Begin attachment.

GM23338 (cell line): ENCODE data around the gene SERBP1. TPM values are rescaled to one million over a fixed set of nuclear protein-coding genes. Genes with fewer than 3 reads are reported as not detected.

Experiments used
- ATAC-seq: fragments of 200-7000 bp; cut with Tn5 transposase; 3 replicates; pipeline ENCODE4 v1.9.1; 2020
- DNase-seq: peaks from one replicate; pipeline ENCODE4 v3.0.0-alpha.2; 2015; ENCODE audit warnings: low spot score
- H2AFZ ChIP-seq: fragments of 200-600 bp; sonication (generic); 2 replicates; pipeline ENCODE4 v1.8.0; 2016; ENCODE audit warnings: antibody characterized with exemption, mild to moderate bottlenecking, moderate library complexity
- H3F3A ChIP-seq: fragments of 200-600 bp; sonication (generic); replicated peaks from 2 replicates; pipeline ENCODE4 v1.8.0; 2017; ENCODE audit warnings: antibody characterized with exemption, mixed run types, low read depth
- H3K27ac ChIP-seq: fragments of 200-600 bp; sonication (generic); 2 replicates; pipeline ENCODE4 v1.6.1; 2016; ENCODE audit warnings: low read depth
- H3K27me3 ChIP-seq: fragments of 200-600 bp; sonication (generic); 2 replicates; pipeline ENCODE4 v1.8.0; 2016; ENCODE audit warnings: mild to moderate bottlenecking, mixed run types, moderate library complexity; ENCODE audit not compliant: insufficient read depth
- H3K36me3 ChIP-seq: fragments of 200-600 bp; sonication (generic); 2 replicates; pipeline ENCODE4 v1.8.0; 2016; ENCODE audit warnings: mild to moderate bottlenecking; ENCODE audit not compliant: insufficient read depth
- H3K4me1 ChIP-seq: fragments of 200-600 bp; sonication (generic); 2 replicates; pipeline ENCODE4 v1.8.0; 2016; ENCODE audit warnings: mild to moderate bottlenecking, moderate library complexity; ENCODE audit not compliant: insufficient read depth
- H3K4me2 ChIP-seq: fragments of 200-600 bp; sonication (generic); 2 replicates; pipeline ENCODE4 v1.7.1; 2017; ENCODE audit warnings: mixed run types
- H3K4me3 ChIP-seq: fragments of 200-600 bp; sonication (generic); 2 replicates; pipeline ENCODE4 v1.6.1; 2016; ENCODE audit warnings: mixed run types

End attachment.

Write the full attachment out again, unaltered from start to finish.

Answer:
GM23338 (cell line): ENCODE data around the gene SERBP1. TPM values are rescaled to one million over a fixed set of nuclear protein-coding genes. Genes with fewer than 3 reads are reported as not detected.

Experiments used
- ATAC-seq: fragments of 200-7000 bp; cut with Tn5 transposase; 3 replicates; pipeline ENCODE4 v1.9.1; 2020
- DNase-seq: peaks from one replicate; pipeline ENCODE4 v3.0.0-alpha.2; 2015; ENCODE audit warnings: low spot score
- H2AFZ ChIP-seq: fragments of 200-600 bp; sonication (generic); 2 replicates; pipeline ENCODE4 v1.8.0; 2016; ENCODE audit warnings: antibody characterized with exemption, mild to moderate bottlenecking, moderate library complexity
- H3F3A ChIP-seq: fragments of 200-600 bp; sonication (generic); replicated peaks from 2 replicates; pipeline ENCODE4 v1.8.0; 2017; ENCODE audit warnings: antibody characterized with exemption, mixed run types, low read depth
- H3K27ac ChIP-seq: fragments of 200-600 bp; sonication (generic); 2 replicates; pipeline ENCODE4 v1.6.1; 2016; ENCODE audit warnings: low read depth
- H3K27me3 ChIP-seq: fragments of 200-600 bp; sonication (generic); 2 replicates; pipeline ENCODE4 v1.8.0; 2016; ENCODE audit warnings: mild to moderate bottlenecking, mixed run types, moderate library complexity; ENCODE audit not compliant: insufficient read depth
- H3K36me3 ChIP-seq: fragments of 200-600 bp; sonication (generic); 2 replicates; pipeline ENCODE4 v1.8.0; 2016; ENCODE audit warnings: mild to moderate bottlenecking; ENCODE audit not compliant: insufficient read depth
- H3K4me1 ChIP-seq: fragments of 200-600 bp; sonication (generic); 2 replicates; pipeline ENCODE4 v1.8.0; 2016; ENCODE audit warnings: mild to moderate bottlenecking, moderate library complexity; ENCODE audit not compliant: insufficient read depth
- H3K4me2 ChIP-seq: fragments of 200-600 bp; sonication (generic); 2 replicates; pipeline ENCODE4 v1.7.1; 2017; ENCODE audit warnings: mixed run types
- H3K4me3 ChIP-seq: fragments of 200-600 bp; sonication (generic); 2 replicates; pipeline ENCODE4 v1.6.1; 2016; ENCODE audit warnings: mixed run types